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  • T-Mobile’s most recent 2021 data breach impacts 50+ million people. The exposed information includes Social Security numbers (SSNs), driver’s licenses, phone numbers, and International Mobile Equipment Identities (IMEIs) and International Mobile Subscriber Identities (IMSIs).
  • According to Threatpost, Microsoft’s Power Apps management portal exposed the data of 47 businesses for months, including 38 million people’s personal records. The information exposed varies by company. However, it ranges from names, COVID-19 vaccination status, email addresses, and phone numbers to SSNs and job titles.
  • Approximately 1.4 million people were impacted by a ransomware attack on St. Joseph’s/Candler Health System in Georgia that shut down the healthcare provider’s systems. Information compromised includes health insurance information, financial information and medical records information.
  • Anyone impacted by a data breach should follow the advice in the notification letter, change their password to a long and unique passphrase and keep an eye out for phishing attempts that claim to be from the breached organization.
  • For more information about August 2021 data breaches, consumers and businesses should visit the Identity Theft Resource Center’s (ITRC) data breach tracking tool, notified.   
  • If you believe you are a victim of identity theft from a data breach, contact the ITRC toll-free at 888.400.5530 or through live-chat on the company website www.idtheftcenter.org.

Notable August Data Breaches

Of the nearly 160 data events the Identity Theft Resource Center (ITRC) tracked in August, three stand out: T-Mobile, Microsoft and Georgia’s St. Joseph’s/Candler Health System (SJ/C). T-Mobile’s latest 2021 data breach highlights the jump in mobile breaches. The Microsoft data event is significant because it’s due to a flaw in a platform’s security. Finally, SJ/C exposed 1.4 million people’s personal information after a ransomware attack on the healthcare system.

T-Mobile

According to T-Mobile, identity criminals compromised T-Mobile’s systems. The company says hackers gained access to their testing environments and then used brute force attacks and other methods to make their way into other IT servers. T-Mobile located and closed the access point they believe was used to gain entry to their servers.

On August 17, T-Mobile confirmed that approximately 47 million people were impacted by their latest data breach in 2021. T-Mobile also said the data stolen from their systems includes personal information like customers’ names, dates of birth, Social Security numbers (SSNs), and driver’s license/identity information for current, past, and prospective customers.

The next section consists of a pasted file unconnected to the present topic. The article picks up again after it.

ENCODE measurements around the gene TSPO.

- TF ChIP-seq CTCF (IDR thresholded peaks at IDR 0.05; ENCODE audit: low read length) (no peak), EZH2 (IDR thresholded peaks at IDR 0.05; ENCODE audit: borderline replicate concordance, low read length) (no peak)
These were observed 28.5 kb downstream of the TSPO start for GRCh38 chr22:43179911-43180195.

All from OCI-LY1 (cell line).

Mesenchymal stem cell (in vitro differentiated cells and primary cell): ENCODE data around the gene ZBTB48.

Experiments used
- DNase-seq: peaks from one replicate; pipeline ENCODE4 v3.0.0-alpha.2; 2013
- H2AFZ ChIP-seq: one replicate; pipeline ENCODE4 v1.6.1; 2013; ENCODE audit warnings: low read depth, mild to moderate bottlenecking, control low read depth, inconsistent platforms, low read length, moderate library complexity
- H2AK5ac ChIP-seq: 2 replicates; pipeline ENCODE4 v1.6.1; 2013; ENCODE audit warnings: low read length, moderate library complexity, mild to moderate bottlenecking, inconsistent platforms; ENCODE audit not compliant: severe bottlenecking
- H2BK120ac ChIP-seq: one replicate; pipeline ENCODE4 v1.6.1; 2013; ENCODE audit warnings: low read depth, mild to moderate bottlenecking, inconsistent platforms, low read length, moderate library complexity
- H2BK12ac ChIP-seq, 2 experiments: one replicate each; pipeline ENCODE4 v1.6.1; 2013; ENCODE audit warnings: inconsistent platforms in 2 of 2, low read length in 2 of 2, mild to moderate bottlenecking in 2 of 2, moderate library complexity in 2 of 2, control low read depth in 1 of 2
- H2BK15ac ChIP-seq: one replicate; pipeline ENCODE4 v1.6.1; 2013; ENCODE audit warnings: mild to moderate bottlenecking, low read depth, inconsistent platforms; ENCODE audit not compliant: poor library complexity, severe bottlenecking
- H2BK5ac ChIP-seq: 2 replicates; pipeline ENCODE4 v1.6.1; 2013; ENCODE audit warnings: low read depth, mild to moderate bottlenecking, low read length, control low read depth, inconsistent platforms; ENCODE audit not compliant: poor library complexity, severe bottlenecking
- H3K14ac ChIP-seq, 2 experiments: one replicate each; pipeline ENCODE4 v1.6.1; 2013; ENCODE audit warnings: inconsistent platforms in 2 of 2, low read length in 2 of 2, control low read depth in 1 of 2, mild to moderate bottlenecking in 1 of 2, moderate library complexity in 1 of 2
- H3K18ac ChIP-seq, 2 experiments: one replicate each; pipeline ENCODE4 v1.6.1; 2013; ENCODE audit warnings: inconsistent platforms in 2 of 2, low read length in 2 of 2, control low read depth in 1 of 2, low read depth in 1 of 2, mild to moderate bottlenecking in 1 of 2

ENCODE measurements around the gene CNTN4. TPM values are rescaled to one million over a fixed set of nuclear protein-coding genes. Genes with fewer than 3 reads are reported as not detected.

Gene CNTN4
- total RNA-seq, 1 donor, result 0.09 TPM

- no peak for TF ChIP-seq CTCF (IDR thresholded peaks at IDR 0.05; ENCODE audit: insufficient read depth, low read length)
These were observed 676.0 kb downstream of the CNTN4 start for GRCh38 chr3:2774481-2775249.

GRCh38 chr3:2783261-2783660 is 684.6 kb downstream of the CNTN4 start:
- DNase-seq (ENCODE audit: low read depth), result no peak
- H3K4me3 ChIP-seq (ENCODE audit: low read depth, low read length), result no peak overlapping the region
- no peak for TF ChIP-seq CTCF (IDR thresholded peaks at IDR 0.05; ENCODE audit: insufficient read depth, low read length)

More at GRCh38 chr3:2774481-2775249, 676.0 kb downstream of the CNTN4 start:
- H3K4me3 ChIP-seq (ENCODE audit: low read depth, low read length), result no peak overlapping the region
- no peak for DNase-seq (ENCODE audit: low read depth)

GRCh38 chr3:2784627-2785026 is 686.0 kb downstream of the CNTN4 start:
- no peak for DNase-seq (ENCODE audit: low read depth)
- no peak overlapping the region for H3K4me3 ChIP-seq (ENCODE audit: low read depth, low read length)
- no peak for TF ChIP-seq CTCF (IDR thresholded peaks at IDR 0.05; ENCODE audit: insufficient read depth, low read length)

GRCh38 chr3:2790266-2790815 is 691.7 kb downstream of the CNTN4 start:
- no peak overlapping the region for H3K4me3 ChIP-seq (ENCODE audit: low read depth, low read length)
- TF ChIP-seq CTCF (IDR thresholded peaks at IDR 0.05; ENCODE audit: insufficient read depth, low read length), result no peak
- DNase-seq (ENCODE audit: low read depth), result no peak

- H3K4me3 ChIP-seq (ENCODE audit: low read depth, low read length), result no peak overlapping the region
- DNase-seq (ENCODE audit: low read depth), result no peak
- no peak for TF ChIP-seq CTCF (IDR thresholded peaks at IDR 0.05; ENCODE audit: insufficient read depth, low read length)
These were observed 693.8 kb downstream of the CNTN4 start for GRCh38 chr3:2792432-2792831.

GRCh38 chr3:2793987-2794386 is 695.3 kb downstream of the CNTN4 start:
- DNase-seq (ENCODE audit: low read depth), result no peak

However, in an update on August 20, T-Mobile said they discovered that phone numbers, as well as the typical numbers that allow a mobile phone to be identified and join a network (the International Mobile Equipment Identity (IMEI) and International Mobile Subscriber Identity (IMSI)), were also compromised in the third T-Mobile data breach since December 2020. T-Mobile identified another 5.3 million current customer accounts with one or more associated names, addresses, dates of birth, phone numbers, and IMEIs and IMSIs illegally accessed. For more information on the T-Mobile data breach and steps to take, click here.

Microsoft

According to Threatpost, research from UpGuard revealed Microsoft’s Power Apps management portal accidentally exposed the data of 47 businesses for months, including 38 million people’s personal records. UpGuard reports that Microsoft’s Power Apps platform was flawed in the way it forced customers to configure their data as private or public. The article says that Microsoft does not consider the data issue a vulnerability, rather a configuration issue that can be improved.

Information exposed varies per business. However, the personal information ranges from names, COVID-19 vaccination status, email addresses and phone numbers to SSNs and job titles. Some of the notable businesses impacted are American Airlines, Ford, the Maryland Department of Health and the New York City schools. 

UpGuard says since disclosure of the issue, Microsoft released a tool for checking Power Apps portals for leaky data. Microsoft also plans to change the product so that permissions will be enforced by default. Microsoft’s data event is one of the first data breaches in 2021 the ITRC has seen due to a flaw in platform security. It is considered one of the rarest forms of data compromise.

St. Joseph’s/Candler Health System

On August 10, SJ/C, a healthcare system in Savannah, Georgia, released information on a ransomware attack on their systems. According to the news release, SJ/C found suspicious activity in its IT network and launched an investigation. The investigation determined that the incident resulted in an unauthorized party gaining access to its IT networks between December 18, 2020 and June 17, 2021 and launching a ransomware attack, making the systems inaccessible.

Nearly 1.4 million individuals were impacted by the data breach, both patients and employees. At-risk information includes SSNs, driver’s license numbers, patient account numbers, billing account numbers, financial information, health insurance plan member I.D. numbers, medical record numbers, medical and clinical treatment information and much more.